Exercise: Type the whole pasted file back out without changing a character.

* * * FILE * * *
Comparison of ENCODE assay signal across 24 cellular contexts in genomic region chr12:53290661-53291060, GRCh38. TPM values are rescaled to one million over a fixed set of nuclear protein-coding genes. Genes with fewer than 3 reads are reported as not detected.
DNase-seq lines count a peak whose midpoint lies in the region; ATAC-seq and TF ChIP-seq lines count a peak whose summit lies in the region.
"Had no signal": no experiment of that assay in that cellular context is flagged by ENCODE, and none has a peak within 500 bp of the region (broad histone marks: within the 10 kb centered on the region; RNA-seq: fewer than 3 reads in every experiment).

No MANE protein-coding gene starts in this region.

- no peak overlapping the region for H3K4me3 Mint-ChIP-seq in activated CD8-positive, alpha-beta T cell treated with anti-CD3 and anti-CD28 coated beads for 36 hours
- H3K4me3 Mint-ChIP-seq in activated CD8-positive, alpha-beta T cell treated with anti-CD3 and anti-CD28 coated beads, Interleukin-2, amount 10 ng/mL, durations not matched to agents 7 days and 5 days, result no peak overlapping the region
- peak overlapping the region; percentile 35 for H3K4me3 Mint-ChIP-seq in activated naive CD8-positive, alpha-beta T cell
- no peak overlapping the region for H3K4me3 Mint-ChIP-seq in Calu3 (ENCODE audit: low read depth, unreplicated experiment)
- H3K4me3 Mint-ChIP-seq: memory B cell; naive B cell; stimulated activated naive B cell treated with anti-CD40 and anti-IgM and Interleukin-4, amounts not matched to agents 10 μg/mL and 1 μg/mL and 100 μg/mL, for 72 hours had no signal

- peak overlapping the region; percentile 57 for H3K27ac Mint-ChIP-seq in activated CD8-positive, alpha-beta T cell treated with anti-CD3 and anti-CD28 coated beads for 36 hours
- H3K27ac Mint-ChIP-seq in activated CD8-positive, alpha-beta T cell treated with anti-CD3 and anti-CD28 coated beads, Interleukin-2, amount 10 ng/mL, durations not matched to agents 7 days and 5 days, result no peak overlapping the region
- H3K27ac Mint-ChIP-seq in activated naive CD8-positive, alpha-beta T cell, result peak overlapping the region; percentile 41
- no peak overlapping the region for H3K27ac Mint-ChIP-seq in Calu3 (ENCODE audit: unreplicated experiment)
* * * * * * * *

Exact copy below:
Comparison of ENCODE assay signal across 24 cellular contexts in genomic region chr12:53290661-53291060, GRCh38. TPM values are rescaled to one million over a fixed set of nuclear protein-coding genes. Genes with fewer than 3 reads are reported as not detected.
DNase-seq lines count a peak whose midpoint lies in the region; ATAC-seq and TF ChIP-seq lines count a peak whose summit lies in the region.
"Had no signal": no experiment of that assay in that cellular context is flagged by ENCODE, and none has a peak within 500 bp of the region (broad histone marks: within the 10 kb centered on the region; RNA-seq: fewer than 3 reads in every experiment).

No MANE protein-coding gene starts in this region.

- no peak overlapping the region for H3K4me3 Mint-ChIP-seq in activated CD8-positive, alpha-beta T cell treated with anti-CD3 and anti-CD28 coated beads for 36 hours
- H3K4me3 Mint-ChIP-seq in activated CD8-positive, alpha-beta T cell treated with anti-CD3 and anti-CD28 coated beads, Interleukin-2, amount 10 ng/mL, durations not matched to agents 7 days and 5 days, result no peak overlapping the region
- peak overlapping the region; percentile 35 for H3K4me3 Mint-ChIP-seq in activated naive CD8-positive, alpha-beta T cell
- no peak overlapping the region for H3K4me3 Mint-ChIP-seq in Calu3 (ENCODE audit: low read depth, unreplicated experiment)
- H3K4me3 Mint-ChIP-seq: memory B cell; naive B cell; stimulated activated naive B cell treated with anti-CD40 and anti-IgM and Interleukin-4, amounts not matched to agents 10 μg/mL and 1 μg/mL and 100 μg/mL, for 72 hours had no signal

- peak overlapping the region; percentile 57 for H3K27ac Mint-ChIP-seq in activated CD8-positive, alpha-beta T cell treated with anti-CD3 and anti-CD28 coated beads for 36 hours
- H3K27ac Mint-ChIP-seq in activated CD8-positive, alpha-beta T cell treated with anti-CD3 and anti-CD28 coated beads, Interleukin-2, amount 10 ng/mL, durations not matched to agents 7 days and 5 days, result no peak overlapping the region
- H3K27ac Mint-ChIP-seq in activated naive CD8-positive, alpha-beta T cell, result peak overlapping the region; percentile 41
- no peak overlapping the region for H3K27ac Mint-ChIP-seq in Calu3 (ENCODE audit: unreplicated experiment)